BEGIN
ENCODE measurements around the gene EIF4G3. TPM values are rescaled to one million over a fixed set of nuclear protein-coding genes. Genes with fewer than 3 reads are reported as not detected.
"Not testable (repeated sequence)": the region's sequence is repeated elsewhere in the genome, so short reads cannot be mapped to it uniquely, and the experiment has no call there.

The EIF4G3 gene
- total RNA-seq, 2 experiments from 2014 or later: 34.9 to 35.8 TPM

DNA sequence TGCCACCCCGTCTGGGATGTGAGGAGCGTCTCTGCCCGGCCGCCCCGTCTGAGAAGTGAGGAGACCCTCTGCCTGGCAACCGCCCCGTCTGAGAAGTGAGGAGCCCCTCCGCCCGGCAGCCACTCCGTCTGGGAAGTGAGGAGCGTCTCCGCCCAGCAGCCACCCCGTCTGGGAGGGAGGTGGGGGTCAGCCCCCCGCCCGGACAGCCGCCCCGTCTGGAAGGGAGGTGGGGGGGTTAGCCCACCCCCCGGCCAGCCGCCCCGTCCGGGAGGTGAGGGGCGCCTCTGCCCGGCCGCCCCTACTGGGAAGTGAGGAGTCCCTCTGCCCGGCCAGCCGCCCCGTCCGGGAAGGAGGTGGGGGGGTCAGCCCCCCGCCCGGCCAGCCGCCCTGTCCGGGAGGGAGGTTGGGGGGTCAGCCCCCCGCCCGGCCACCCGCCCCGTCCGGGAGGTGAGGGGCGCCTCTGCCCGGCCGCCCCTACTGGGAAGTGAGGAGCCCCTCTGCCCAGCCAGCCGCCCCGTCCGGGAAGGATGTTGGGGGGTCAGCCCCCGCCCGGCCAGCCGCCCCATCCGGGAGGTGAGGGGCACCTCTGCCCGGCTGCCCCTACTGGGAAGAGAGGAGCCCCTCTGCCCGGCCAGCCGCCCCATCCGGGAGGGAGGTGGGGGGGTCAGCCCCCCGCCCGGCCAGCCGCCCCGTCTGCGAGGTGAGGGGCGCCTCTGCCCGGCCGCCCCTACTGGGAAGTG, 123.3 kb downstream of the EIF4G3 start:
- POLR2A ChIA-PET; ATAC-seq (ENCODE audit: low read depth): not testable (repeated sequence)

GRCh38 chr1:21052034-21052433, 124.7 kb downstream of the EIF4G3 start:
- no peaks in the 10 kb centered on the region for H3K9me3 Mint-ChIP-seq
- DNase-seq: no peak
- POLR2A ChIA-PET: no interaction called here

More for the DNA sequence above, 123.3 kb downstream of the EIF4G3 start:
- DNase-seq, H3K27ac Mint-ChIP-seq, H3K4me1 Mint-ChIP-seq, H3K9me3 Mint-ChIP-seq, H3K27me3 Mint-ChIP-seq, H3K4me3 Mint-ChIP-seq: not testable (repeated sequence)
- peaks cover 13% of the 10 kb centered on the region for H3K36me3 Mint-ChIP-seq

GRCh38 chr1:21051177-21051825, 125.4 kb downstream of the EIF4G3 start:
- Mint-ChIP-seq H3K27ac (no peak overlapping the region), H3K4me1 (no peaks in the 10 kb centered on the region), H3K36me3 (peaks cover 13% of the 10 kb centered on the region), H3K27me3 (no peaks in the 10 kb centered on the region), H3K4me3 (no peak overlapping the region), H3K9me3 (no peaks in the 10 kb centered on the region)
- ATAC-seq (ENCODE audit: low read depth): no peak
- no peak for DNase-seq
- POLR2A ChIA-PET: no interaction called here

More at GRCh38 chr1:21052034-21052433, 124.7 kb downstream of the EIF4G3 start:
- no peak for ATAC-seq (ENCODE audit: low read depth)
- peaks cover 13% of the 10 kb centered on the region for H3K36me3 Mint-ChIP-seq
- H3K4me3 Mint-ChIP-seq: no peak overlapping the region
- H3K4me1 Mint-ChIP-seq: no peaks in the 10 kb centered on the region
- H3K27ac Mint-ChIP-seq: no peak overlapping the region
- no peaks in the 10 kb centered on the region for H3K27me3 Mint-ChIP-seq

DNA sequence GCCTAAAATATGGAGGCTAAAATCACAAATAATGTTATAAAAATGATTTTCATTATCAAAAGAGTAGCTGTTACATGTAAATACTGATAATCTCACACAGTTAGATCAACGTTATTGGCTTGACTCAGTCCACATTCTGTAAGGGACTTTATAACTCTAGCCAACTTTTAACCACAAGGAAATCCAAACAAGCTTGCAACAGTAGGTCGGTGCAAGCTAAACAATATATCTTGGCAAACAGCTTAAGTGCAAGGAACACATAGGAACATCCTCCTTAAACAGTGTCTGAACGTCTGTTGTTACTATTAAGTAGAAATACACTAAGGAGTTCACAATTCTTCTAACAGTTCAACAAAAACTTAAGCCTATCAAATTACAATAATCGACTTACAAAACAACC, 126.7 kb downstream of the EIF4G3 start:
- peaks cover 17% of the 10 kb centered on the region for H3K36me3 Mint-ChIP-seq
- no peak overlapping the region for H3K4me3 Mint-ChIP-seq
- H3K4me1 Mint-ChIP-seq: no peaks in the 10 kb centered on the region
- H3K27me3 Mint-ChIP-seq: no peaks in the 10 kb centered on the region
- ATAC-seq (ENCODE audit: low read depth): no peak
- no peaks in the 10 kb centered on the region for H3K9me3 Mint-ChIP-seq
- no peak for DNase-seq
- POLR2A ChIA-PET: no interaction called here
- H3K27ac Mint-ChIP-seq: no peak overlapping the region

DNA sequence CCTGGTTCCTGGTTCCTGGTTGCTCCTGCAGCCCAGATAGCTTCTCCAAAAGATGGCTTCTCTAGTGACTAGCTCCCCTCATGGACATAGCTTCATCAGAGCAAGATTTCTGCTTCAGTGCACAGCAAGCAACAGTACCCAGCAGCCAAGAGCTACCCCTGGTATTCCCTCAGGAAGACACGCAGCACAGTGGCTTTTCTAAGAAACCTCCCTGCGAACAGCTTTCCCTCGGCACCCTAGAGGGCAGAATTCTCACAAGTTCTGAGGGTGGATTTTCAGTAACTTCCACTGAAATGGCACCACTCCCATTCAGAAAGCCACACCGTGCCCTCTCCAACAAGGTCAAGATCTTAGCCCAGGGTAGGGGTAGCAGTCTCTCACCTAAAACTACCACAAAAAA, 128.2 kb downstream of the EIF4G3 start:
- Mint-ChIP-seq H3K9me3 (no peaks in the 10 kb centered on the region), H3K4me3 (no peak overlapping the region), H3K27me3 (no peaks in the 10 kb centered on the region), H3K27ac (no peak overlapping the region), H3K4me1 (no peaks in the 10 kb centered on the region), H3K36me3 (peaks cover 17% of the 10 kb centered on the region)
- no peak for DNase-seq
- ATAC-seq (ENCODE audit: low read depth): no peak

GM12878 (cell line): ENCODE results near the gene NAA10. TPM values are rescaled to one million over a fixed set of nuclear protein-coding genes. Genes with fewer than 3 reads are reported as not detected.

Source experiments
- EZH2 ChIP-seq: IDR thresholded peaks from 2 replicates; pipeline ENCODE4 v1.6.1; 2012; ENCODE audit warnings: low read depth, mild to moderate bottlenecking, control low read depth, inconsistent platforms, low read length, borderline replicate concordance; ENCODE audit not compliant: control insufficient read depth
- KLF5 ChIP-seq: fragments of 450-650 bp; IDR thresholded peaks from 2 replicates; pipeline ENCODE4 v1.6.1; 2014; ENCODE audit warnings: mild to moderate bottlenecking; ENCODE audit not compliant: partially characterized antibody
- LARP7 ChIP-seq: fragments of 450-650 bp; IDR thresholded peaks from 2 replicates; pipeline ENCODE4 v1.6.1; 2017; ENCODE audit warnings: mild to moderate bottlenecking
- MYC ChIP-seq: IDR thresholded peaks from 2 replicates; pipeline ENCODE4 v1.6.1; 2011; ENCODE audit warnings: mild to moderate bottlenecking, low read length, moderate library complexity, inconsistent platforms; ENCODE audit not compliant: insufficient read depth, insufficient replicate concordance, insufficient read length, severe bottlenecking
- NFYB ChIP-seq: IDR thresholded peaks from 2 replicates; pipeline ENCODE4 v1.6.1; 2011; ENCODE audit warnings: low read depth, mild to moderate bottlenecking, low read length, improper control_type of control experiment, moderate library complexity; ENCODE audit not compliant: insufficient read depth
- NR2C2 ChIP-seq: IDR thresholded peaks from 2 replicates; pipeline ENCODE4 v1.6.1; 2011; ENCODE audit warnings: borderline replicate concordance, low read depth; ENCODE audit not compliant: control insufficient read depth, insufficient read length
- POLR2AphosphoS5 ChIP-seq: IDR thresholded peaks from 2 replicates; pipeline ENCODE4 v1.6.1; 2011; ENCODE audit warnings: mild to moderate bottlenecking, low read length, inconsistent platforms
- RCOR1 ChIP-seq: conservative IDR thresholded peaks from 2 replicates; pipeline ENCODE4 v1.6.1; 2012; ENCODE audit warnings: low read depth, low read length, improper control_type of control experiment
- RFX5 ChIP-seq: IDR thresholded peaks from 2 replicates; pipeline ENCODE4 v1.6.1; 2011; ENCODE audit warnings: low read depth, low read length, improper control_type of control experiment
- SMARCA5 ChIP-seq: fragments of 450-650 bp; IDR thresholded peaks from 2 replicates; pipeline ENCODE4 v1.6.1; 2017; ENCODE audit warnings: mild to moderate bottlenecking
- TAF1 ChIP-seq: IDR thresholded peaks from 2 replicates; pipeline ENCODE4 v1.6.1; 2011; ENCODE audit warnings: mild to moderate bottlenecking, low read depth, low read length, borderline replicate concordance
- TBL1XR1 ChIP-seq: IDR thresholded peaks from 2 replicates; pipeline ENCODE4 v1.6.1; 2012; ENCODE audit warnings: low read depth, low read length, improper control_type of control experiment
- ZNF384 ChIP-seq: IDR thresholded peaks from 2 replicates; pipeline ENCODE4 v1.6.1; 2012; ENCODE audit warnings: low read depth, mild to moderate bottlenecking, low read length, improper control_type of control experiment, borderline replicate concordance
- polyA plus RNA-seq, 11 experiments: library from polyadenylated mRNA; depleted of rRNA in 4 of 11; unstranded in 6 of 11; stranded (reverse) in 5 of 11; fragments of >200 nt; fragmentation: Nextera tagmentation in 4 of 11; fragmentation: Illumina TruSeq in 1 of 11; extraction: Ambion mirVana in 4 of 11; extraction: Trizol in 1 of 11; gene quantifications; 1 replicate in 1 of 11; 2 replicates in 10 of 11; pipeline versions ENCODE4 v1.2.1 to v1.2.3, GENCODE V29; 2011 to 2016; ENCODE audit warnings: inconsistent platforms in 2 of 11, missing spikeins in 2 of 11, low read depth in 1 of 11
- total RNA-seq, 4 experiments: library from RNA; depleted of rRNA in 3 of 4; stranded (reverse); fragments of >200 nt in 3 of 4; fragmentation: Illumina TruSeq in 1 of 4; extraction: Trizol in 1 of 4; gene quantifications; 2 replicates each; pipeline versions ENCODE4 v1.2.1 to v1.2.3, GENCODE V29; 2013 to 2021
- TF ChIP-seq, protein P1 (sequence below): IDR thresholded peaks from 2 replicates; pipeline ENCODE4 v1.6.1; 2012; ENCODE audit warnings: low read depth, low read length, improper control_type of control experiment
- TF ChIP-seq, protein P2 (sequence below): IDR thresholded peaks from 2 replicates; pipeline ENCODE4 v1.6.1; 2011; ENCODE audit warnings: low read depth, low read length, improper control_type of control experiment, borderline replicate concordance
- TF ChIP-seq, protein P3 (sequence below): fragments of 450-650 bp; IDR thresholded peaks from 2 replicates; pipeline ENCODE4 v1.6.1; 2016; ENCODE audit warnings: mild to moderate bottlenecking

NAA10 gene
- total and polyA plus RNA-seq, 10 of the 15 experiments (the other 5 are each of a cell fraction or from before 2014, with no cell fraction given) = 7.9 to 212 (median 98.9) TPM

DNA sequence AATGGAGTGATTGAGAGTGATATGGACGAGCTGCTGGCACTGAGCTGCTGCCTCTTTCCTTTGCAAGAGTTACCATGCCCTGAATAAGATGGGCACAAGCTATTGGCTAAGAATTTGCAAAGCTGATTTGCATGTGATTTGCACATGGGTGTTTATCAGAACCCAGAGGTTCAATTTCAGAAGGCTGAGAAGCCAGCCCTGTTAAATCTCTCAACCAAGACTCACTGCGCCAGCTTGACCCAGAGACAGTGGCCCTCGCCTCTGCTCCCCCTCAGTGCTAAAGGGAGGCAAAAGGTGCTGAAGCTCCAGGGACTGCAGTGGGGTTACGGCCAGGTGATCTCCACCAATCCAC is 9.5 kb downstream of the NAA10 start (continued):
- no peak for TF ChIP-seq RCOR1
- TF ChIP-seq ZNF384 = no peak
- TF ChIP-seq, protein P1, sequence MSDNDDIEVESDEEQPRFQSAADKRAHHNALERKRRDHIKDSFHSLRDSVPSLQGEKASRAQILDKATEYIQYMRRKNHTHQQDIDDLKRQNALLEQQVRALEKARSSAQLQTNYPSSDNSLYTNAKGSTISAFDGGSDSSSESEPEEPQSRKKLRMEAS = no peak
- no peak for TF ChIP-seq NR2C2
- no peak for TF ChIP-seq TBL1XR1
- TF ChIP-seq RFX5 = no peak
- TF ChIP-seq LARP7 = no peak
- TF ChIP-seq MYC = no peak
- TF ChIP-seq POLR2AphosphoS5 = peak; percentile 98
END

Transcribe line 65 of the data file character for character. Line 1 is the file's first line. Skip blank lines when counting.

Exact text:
- TF ChIP-seq, protein P1, sequence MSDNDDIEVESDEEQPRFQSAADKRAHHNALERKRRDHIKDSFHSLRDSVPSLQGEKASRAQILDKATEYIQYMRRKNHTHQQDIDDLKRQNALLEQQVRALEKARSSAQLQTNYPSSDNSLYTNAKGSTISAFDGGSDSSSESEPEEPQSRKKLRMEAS = no peak